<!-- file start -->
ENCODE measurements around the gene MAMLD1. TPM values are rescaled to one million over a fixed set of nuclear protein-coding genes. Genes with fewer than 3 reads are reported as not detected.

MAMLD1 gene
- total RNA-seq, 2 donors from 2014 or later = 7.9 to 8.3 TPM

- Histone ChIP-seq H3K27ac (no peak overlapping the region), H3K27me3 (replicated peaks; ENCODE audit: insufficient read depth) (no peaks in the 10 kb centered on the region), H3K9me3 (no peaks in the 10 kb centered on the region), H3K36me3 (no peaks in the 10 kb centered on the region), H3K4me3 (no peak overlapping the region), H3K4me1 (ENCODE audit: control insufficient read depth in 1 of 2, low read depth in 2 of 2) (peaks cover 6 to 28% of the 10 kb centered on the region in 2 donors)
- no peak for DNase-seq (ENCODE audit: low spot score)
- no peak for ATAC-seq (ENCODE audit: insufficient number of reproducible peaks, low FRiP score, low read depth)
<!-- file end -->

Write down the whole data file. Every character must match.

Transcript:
ENCODE measurements around the gene MAMLD1. TPM values are rescaled to one million over a fixed set of nuclear protein-coding genes. Genes with fewer than 3 reads are reported as not detected.

MAMLD1 gene
- total RNA-seq, 2 donors from 2014 or later = 7.9 to 8.3 TPM

- Histone ChIP-seq H3K27ac (no peak overlapping the region), H3K27me3 (replicated peaks; ENCODE audit: insufficient read depth) (no peaks in the 10 kb centered on the region), H3K9me3 (no peaks in the 10 kb centered on the region), H3K36me3 (no peaks in the 10 kb centered on the region), H3K4me3 (no peak overlapping the region), H3K4me1 (ENCODE audit: control insufficient read depth in 1 of 2, low read depth in 2 of 2) (peaks cover 6 to 28% of the 10 kb centered on the region in 2 donors)
- no peak for DNase-seq (ENCODE audit: low spot score)
- no peak for ATAC-seq (ENCODE audit: insufficient number of reproducible peaks, low FRiP score, low read depth)